Jimoh possesses a graceful charisma and is a born onscreen romantic interest – but he too is sold short in a storyline that ultimately would’ve been served better if it had been allowed to end after one misjudged night. Instead, it’s worrisome to think that they’ll most likely be continuing the storyline into season three.
And while Keeley (Juno Temple) and Roy (Brett Goldstein) spent much of their season navigating the struggles of their relationship the strengths of both characters existed outside of it, perhaps because we can see the strains the writers are taking in showing potential ripples in what’s only been shown as a mature and mutually loving and respectful relationship. However, Temple is often a comedy goldmine as the well-intentioned and ambitious Keeley shares her best scenes with Rebecca in a friendship that is a secret heart of the series. Roy, meanwhile, still has his best moments of growth as he learns through his niece or, in the season’s most moving moment, his action in comforting Jaimie (Dunster.) Goldstein remains an easy favorite as the gruff but loving Roy, and it’s that rougher exterior that makes his moments of comfort all the more poignant.
What really worked
Who would’ve guessed following season one that Jamie Tartt would become such a highlight, even when he was underused in season two despite having some of the more pivotal moments? Credit is due to Dunster who, even when Jamie was written to be outwardly awful, gave him a level of vulnerability that hinted at more behind the gaudy clothing and arrogance.
Still, the episode “Man City’ remains a series highlight for several reasons, one of which being Jamie’s confrontation with his drunk and abusive father after an enormous loss for the team, serving as a culmination of growth from the character who has learned to be a team player while still embracing the competitive nature that made him such a star player, to begin with.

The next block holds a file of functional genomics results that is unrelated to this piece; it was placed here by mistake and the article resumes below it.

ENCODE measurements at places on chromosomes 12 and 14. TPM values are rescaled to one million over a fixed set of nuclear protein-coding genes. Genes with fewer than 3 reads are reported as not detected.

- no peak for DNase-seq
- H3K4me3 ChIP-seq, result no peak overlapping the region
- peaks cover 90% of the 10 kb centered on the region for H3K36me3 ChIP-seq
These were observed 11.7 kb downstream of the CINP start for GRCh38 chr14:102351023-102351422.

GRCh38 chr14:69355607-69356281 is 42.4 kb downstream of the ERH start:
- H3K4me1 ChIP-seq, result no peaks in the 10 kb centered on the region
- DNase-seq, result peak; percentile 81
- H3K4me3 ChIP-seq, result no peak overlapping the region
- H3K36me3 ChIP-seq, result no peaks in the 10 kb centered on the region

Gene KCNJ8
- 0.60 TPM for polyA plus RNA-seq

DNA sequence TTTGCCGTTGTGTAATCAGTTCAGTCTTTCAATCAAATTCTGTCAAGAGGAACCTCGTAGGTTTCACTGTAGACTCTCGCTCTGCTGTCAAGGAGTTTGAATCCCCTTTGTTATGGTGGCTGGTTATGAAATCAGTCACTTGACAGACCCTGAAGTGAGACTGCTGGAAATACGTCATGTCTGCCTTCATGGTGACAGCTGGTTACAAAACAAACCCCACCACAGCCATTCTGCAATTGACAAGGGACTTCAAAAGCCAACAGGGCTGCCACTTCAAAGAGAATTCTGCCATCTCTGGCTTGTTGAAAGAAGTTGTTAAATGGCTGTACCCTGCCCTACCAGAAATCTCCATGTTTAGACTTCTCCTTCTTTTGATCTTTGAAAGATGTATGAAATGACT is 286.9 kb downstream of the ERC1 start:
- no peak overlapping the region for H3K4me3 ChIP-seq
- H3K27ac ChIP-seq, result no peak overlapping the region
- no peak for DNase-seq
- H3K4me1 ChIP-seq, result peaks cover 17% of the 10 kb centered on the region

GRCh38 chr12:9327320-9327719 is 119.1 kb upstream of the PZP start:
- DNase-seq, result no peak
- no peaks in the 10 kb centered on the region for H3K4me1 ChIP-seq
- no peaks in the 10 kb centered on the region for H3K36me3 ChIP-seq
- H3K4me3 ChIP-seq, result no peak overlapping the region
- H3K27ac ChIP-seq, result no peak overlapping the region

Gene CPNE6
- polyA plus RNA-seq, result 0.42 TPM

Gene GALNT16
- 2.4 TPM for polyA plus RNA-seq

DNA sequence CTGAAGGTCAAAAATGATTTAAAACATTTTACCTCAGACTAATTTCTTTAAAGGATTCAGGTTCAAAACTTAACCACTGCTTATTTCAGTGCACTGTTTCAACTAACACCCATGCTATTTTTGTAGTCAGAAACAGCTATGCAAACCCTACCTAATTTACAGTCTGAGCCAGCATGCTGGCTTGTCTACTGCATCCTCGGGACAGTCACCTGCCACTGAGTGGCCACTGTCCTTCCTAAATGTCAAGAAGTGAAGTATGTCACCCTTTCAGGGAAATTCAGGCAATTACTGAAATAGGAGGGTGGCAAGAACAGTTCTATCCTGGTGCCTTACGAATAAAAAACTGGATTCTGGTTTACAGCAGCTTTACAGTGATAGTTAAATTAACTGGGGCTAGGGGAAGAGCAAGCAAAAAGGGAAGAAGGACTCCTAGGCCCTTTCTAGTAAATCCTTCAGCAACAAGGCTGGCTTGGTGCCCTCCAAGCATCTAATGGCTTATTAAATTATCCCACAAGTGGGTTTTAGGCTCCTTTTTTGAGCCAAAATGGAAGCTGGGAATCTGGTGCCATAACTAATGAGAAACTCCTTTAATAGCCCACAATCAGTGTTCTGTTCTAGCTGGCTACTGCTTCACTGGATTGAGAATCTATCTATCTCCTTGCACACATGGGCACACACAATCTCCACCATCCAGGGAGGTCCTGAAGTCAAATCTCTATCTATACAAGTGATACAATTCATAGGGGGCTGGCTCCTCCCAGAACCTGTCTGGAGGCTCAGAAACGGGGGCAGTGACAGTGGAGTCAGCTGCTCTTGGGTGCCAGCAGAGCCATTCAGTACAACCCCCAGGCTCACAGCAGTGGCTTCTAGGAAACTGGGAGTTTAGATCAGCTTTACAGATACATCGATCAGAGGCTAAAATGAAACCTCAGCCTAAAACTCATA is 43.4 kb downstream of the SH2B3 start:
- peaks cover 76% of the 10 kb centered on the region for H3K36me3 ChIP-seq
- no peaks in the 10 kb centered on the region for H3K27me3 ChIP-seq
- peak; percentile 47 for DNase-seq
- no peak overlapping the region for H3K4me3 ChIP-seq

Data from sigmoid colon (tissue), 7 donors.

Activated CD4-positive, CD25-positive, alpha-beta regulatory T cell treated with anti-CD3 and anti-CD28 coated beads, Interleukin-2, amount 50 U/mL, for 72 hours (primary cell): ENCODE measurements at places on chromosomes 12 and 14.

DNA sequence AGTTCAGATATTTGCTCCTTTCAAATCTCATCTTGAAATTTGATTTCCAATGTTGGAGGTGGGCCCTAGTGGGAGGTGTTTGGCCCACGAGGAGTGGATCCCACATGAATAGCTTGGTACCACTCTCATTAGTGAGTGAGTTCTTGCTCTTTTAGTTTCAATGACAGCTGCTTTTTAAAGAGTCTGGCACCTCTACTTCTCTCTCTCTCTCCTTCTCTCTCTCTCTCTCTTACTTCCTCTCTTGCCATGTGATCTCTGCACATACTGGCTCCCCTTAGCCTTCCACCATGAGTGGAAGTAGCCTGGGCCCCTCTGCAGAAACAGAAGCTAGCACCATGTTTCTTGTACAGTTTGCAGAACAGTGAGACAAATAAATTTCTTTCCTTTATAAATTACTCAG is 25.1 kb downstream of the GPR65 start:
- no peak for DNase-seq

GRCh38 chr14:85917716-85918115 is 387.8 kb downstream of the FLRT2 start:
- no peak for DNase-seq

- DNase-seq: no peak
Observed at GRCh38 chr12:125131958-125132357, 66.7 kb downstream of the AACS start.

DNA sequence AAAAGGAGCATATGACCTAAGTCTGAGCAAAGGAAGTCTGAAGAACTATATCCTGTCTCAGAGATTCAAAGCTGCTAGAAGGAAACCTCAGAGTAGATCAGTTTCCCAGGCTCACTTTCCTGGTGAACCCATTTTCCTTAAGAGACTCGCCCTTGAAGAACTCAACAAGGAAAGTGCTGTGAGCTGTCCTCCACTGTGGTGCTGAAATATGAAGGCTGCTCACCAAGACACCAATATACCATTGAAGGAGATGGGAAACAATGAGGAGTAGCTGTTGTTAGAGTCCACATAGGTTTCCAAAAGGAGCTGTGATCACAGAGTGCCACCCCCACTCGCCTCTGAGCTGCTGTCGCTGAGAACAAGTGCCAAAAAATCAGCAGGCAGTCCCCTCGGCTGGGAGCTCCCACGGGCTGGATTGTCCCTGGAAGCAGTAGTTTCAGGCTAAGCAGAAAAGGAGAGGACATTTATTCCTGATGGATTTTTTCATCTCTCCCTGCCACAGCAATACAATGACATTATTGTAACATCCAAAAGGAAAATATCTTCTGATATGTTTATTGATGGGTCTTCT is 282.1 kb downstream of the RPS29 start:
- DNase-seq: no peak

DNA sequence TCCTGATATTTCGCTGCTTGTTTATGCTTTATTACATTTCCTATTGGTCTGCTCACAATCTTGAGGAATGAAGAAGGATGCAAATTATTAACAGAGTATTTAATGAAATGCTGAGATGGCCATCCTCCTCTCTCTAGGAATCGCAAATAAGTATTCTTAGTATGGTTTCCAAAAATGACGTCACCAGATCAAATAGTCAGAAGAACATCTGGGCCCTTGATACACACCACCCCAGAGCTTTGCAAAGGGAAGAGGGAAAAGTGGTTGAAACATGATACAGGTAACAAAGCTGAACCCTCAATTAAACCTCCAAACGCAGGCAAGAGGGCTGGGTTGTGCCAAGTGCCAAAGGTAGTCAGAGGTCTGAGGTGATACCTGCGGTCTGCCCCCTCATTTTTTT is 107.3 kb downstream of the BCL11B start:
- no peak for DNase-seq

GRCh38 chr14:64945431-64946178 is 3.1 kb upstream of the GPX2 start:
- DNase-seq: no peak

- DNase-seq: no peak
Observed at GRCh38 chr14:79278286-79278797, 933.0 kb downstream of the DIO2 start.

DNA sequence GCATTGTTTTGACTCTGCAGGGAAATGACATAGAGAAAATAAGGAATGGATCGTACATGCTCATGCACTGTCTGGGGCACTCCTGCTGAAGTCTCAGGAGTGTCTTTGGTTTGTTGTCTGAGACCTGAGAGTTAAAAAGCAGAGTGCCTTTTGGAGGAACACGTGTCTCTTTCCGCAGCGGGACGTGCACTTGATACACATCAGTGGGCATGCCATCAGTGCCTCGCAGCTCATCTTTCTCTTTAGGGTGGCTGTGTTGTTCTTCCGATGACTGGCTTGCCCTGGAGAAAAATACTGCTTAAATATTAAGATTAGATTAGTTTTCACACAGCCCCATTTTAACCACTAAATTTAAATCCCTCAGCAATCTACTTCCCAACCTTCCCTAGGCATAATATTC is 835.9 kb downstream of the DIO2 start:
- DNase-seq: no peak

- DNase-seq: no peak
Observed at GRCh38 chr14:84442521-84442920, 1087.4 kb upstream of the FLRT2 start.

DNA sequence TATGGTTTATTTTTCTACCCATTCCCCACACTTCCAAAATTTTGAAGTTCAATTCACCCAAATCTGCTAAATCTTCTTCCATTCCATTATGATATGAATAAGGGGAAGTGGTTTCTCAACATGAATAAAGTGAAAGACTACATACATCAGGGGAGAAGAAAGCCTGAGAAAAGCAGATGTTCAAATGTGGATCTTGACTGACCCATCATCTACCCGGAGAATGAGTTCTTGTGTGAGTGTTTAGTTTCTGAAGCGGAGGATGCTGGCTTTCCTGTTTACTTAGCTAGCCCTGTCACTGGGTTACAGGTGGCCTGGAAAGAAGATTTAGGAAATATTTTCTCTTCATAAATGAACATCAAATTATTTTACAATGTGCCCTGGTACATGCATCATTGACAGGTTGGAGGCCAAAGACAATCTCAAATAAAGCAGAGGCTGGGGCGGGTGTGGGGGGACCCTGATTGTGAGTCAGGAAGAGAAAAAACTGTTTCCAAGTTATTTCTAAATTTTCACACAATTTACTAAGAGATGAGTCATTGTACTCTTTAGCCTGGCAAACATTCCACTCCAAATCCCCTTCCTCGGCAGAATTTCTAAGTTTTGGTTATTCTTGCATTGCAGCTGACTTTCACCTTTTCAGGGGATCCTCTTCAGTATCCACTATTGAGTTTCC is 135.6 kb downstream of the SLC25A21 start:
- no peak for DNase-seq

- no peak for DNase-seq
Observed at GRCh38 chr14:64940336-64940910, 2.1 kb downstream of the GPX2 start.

“Man City” was a tremendous episode on all fronts as it both swang into its narrative crescendo as Ted finally opens up to Dr. Fieldstone (a warm and charismatic Sarah Niles) about the death of his father in his teenage years, to the aforementioned Roy and Jamie hug and the hints of what’s to come as Ted opens up to his fellow coaches about the panic attack he’d suffered mid-game. It encapsulated all that the show can be in a single episode as it didn’t skirt around playful and fun moments while also landing the emotional punch that was so crucial to the continuing storylines.
Sudeikis was in fine form this season as a whole and he and Niles shared such palpable energy that could’ve fueled an entire show. It’s through Ted’s character that perhaps the strongest element of the season came to light as it aired the toxicity that comes from forced positivity. We first see this when Roy reasons that by declawing Jamie he’s made him a worse player, telling Jamie himself that it’s ok to sometimes be a prick when playing in a competitive sport. However, it also follows up in Ted’s relationships with other characters (see: Nate) but also in how he’s so buried his lingering trauma that it only threatens to resurface now, decades after the inciting event, as he continually tries to run from facing less than ideal and sunny situations.
Ted is ultimately still a kind person, but he’s a flawed one too who hasn’t always used his innate kindness for the good of others but as a distraction for himself. Sudeikis has proven in the past his capabilities in handling drama but as Ted, a character that so easily could become grating and/or a caricature, he marries all of his strengths into a character whose greatest aspect is how human he is.
Season two of Ted Lasso, despite some missteps, is largely successful because of the tremendous work of the performers as well as the relationships built between the characters. Its message, not that positivity can cure anything but that kindness is easy and worthwhile, is unflappable. The second season may have lost the thread when it wasn’t firing on all cylinders, but it kept its attitude and love for the characters, resulting in a strong, uneven, follow-up.
Ted Lasso season two is available to watch on Apple TV+.